(Excerpt from "Still a Scientist at the Age of 81". By William Woo. St. Louis Post-Dispatch, August 20, 1965)
[Arthur Llewelyn] Hughes came to Washington University in 1923 to succeed Arthur Holly Compton as head of the physics department, and it was in the ensuing years of his chairmanship that the department, for all purposes, crossed the threshold into modern physics. There were two reasons for this, and for one of them neither Hughes nor anyone else could have take credit. It was simply the times. The day of quantum mechanics had arrived, and sooner or later the complexion of the department was bound to change. Indeed, the change already had begun under Compton.
The other reason, and a less abstract one, was that Hughes recruited a remarkable number of first-class physicists whose work brought about the change in the department very rapidly. These included Lee A. DuBridge, now president of the California Institute of Technology; L.C. Van Atta, now a vice president of Lockheed Missiles & Space Co.; Clarence Zener, now director of science at Westinghouse Research Laboratories, and George E. Pake, currently Washington University provost and member of President Johnson's Science Advisory Committee.
"I had the idea that we should get men who were so good that we couldn't keep them, on the theory that these men would do a great deal of good work for the university before they left," Hughes said. "It was a nuisance when they left, insofar as I had to find new men. Nevertheless, I think it was very profitable for the department to have had them here."
Hughes' own interests in physics have been broad: the list of his publications, for instance, shows a steady output of articles from 1910 into the 1960s. His Photoelectric Phenomena, published in 1933 with DuBridge, remained the standard work on the subject until 1959, when it went out of print. Since a physics text can become obsolete in a very short time, the endurance of this work was remarkable.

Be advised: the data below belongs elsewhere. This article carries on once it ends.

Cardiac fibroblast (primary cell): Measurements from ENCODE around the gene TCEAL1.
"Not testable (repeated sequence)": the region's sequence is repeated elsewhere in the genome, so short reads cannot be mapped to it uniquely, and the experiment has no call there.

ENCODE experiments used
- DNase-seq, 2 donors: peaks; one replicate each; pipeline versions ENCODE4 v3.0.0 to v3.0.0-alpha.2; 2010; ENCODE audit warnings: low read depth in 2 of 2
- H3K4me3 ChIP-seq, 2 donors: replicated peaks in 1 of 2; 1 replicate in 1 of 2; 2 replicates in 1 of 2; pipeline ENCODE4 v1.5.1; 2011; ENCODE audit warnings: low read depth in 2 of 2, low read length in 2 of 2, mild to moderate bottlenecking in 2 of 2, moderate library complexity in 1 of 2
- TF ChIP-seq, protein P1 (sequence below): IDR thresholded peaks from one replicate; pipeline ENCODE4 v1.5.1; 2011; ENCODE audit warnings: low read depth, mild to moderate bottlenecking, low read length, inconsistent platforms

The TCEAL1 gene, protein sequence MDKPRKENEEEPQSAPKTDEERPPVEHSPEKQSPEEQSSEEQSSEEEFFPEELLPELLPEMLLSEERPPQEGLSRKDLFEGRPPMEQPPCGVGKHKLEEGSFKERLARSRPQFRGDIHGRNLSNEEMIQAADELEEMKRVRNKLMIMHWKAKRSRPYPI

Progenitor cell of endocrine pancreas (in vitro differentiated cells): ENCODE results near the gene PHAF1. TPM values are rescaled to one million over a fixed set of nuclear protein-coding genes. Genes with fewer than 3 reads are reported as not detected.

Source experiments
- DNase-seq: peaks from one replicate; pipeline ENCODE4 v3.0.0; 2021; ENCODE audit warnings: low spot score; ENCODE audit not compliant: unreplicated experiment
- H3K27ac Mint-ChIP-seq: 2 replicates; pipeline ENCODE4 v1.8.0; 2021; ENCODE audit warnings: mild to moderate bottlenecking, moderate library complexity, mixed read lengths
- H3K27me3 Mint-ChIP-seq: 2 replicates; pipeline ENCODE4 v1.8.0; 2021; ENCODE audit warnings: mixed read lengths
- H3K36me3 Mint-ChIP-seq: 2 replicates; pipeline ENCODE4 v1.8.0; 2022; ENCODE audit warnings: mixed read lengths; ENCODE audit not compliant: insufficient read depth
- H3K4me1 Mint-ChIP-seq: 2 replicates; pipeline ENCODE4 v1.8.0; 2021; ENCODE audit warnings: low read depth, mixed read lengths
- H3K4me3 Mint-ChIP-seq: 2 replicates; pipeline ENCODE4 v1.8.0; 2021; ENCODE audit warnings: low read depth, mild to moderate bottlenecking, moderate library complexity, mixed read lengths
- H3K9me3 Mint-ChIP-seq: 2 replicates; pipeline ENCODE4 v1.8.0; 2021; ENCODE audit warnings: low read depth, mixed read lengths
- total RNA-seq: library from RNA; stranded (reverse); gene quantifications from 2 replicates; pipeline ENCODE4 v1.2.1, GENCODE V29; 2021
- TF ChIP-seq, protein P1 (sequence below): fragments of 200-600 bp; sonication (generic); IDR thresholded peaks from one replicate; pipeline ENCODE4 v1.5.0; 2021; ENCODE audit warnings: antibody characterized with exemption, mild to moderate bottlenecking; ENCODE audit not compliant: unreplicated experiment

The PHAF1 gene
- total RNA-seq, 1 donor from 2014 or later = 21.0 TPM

[Hughes] was born in Liverpool, and had to go to work at 14 to help support his widowed mother and sister. [At] Liverpool University, he took a physics course under Charles Barkla, a young instructor who was doing research in the field of X-rays and who later won a Nobel Prize. Barkla asked Hughes to help record observations in an experiment.
"He wanted a person who had a perfectly ignorant mind, but who was willing to follow instructions," Hughes recalled.
Barkla later urged Hughes to take an honors-level physics course. Hughes did and a few years later went to the Cavendish Laboratory at Cambridge where he studied under J.J. Thomson, who had won the Nobel Prize in physics in 1906.
It was at Cambridge that Hughes carried out what some consider his finest scientific work, proving the validity of Einstein's theory of the photoelectric effect. In 1912, he accepted a teaching position at the newly-founded Rice Institute in Texas. When World War I broke out, Hughes returned to England to work on anti-submarine devices.
Shortly after the war he left Rice to take a research professorship at Queen's College in Ontario, from which he was called to St. Louis by Compton in 1923.
For 15 months in World War II Hughes served as assistant director of the Los Alamos atomic energy project, acting as recruiting officer. "I never saw such a collection of top notch scientists in my life," he said, "and as you probably know, our whole chemistry department was brought lock, stock, and barrel from Los Alamos. I think six of those men are still here."
"The big job was to persuade scientists to come to Los Alamos without telling them what was going on. When I arrived, there were 250 people in all, scientists and technicians. When I left 15 months later, there were about 3000."
I asked Hughes about changes he has seen in physics.
"When I came here," he said, "we were rather pedestrian in our attitude toward physics. I suppose that attitude was rather world-wide back then. We took summer vacations because there was no paid work to be done then. Now no one takes long vacations. Before World War II, physicists were hardly known in industry. Any job was likely to be in teaching or in government re search. Nowadays physicists have become acceptable people."